When I’m feeling a bit stuck, I print out what I’ve got on A4 paper but two pages per sheet. It makes it look more like a real book. . .
Louise is the author of six novels, including the bestsellers Since I Don’t Have You and The Second Husband. She writes emotional dramas in which, Louise says, her characters ‘make controversial (and often unwise) decisions about their lives’. In Louise’s new book, Before We Say Goodbye, a wife and mother deserts her family in order to revive her love for a man she has not seen in twenty years. Louise lives in London with her partner and daughter. Here, Louise shares her top 5 writing tips.
Louise’s top 5 writing tips
1. Make sure you have a strong central idea. This should be something that can be expressed in a short sentence – I can’t stress this strongly enough. When I was judging a romantic comedy writing competition a few years ago, this was the number one weakness among the entries. There were lots of likeable characters, funny situations, unexpected happenings, but when I tried to ‘pitch’ it as a single idea to the other judges I’d find myself struggling to say exactly what that single idea was. It may sound a little hard-nosed, but even the most beautifully written manuscript will be passed over if there is not that hook to get the attention of publishers, booksellers and, most importantly, readers in the first place.
2. Have no illusions. Writing a whole book is hard work. When people start their first novel, there’s often the preconception that writing is going to be as effortless as speaking. You can tell a good story to your friends in a bar, so how hard can it be just to write it down? The reality is that this is long, lonely work, so be realistic and expect the motivational highs and lows that go with any project that takes (at least) a year to complete!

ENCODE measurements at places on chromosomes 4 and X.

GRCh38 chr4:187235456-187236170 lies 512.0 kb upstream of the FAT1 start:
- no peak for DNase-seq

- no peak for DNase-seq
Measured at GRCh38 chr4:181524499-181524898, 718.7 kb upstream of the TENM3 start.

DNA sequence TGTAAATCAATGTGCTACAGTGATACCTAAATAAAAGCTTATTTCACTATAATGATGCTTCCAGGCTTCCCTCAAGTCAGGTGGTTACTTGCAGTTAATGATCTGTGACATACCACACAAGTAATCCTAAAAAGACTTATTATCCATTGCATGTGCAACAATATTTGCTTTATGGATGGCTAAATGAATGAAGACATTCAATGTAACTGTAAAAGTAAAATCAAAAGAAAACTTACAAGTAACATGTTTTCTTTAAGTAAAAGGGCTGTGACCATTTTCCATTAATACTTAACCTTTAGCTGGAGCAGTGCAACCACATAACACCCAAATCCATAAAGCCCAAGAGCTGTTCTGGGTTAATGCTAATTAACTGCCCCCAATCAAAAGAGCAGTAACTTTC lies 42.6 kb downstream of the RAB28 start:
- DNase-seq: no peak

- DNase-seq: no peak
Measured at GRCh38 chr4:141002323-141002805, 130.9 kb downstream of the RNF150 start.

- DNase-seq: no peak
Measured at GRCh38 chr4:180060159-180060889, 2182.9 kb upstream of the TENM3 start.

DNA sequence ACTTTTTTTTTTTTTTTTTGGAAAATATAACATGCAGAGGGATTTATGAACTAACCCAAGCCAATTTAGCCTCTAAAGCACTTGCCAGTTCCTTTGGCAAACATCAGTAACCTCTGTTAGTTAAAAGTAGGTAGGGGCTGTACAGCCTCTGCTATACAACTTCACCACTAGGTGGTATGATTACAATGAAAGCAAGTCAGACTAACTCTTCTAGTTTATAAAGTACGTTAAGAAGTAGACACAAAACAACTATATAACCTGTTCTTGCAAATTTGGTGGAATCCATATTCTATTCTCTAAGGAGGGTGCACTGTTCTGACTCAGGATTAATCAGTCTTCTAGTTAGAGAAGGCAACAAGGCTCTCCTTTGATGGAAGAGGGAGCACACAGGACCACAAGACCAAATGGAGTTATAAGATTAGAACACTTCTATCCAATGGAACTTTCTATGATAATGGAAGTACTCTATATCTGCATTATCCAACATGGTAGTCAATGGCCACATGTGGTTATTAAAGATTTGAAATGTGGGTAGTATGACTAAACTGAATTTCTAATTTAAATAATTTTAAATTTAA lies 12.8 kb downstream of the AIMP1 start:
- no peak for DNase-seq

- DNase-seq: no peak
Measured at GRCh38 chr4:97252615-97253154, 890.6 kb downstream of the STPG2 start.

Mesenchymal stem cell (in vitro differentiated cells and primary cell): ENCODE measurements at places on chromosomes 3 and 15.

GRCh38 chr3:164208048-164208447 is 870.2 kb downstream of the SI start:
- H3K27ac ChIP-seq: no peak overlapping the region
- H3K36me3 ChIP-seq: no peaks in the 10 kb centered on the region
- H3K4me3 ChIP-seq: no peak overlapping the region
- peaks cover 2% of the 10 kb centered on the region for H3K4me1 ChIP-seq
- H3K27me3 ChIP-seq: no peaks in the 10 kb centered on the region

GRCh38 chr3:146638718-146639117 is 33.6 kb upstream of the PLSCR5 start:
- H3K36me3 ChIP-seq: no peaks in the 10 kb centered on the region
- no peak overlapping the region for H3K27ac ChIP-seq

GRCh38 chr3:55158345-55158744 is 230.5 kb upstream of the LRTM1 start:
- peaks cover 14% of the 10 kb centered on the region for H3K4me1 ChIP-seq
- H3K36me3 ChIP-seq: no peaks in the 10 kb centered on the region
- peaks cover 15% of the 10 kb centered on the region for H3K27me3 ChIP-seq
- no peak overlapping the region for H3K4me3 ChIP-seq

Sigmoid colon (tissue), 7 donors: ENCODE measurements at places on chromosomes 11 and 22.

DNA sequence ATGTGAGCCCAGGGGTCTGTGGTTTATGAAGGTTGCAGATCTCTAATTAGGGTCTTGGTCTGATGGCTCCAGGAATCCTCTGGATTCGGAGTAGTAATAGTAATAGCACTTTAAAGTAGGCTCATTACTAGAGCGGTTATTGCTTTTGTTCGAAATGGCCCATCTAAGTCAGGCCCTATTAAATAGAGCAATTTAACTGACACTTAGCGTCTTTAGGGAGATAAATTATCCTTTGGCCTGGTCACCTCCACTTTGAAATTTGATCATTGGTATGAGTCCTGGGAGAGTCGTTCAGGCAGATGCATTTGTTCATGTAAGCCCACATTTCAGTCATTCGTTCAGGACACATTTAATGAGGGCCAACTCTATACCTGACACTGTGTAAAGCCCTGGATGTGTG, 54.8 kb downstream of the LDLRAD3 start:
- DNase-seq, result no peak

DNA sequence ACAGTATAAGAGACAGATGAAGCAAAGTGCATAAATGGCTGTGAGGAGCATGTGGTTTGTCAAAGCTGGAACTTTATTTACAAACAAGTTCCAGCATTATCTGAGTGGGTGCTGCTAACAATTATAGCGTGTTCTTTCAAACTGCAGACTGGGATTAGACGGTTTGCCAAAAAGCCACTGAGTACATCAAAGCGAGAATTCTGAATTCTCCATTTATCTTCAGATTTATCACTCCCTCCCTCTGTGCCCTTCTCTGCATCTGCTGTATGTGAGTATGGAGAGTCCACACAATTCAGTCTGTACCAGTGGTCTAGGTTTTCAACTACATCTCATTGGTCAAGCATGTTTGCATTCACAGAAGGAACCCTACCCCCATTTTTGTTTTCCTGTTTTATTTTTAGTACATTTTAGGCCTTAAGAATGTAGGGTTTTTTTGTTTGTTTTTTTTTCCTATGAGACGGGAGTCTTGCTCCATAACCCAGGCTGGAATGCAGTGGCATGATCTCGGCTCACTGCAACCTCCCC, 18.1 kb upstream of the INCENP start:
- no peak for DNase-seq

3. Cut, don’t pad. Sometimes aspiring novelists tell me that they’ve got the bones of their story sorted out but they just need to ‘pad it out’ a bit. I think that’s a bad sign. If your story is bursting with life and emotion and drama then the problem, if any, should be containing it. You shouldn’t be padding out anything. Readers can spot it at 50 paces, too.
4. Print it out like a book. When I’m feeling a bit stuck, I print out what I’ve got on A4 paper but two pages per sheet. It makes it look more like a real book and somehow it helps me get a sense of whether the story is working or not. Do I want to turn the page? If I do, I think other people will too.
5. Eat chocolate. A 100g bar of Green & Black’s Butterscotch is probably the best writer’s companion I’ve found to date.
You visit Louise's website, here: http://www.louisecandlish.co.uk/